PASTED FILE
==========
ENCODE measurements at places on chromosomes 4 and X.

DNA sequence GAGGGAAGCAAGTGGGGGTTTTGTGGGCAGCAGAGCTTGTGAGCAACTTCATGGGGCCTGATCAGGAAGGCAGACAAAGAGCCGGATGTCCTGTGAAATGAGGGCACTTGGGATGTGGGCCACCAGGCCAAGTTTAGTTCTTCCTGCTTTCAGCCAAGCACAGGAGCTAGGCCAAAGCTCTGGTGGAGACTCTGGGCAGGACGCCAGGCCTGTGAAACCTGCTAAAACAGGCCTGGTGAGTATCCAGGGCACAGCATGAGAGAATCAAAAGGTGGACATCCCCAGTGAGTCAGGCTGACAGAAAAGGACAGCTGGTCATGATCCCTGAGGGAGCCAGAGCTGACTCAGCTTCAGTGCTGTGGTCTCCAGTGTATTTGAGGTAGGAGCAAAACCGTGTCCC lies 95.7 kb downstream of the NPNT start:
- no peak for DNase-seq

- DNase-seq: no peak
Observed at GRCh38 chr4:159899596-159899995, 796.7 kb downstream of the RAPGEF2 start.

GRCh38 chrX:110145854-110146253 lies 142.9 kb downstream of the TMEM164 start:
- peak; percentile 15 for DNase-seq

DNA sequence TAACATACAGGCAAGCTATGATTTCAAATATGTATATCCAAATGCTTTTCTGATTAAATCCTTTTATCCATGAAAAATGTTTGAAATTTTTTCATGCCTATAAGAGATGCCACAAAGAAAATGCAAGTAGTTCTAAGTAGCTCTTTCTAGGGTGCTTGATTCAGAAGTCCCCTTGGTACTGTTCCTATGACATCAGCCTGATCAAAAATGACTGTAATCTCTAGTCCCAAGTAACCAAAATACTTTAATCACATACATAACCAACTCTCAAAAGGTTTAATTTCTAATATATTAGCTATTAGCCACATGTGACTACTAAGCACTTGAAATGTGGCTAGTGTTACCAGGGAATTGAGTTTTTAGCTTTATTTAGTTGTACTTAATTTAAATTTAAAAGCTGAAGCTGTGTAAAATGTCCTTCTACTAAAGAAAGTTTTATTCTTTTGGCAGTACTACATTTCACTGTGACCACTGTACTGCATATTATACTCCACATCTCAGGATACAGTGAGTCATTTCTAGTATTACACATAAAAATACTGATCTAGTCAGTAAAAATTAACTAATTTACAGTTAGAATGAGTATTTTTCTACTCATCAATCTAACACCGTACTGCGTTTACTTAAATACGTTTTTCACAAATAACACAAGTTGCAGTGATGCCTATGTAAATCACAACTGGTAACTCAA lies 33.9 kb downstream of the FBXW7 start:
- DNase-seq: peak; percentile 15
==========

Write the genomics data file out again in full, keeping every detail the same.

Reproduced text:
ENCODE measurements at places on chromosomes 4 and X.

DNA sequence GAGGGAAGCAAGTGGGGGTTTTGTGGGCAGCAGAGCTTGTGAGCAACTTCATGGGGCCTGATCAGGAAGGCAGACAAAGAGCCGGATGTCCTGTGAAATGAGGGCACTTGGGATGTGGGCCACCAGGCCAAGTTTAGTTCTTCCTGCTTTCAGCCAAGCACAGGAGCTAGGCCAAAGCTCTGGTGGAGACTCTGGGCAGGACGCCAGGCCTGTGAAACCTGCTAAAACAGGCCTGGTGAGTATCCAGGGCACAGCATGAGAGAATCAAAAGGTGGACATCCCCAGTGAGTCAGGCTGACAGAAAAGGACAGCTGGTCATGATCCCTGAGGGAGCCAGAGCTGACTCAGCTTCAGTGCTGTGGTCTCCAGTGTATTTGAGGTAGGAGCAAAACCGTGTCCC lies 95.7 kb downstream of the NPNT start:
- no peak for DNase-seq

- DNase-seq: no peak
Observed at GRCh38 chr4:159899596-159899995, 796.7 kb downstream of the RAPGEF2 start.

GRCh38 chrX:110145854-110146253 lies 142.9 kb downstream of the TMEM164 start:
- peak; percentile 15 for DNase-seq

DNA sequence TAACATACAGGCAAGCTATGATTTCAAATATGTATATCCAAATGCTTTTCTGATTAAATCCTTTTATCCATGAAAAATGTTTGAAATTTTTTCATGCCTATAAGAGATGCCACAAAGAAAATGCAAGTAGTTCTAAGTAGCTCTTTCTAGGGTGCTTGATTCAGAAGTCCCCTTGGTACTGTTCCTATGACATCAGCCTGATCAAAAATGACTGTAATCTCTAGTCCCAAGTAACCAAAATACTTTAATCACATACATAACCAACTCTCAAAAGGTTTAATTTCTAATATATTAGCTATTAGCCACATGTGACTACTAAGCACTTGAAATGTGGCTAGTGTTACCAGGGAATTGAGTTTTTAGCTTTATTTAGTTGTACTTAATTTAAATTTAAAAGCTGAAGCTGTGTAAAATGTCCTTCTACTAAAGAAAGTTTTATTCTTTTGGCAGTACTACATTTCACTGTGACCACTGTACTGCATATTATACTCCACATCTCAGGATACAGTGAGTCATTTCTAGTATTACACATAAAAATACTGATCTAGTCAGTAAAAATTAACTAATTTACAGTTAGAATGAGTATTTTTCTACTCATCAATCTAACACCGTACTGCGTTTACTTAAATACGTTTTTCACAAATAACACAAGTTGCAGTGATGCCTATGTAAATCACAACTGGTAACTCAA lies 33.9 kb downstream of the FBXW7 start:
- DNase-seq: peak; percentile 15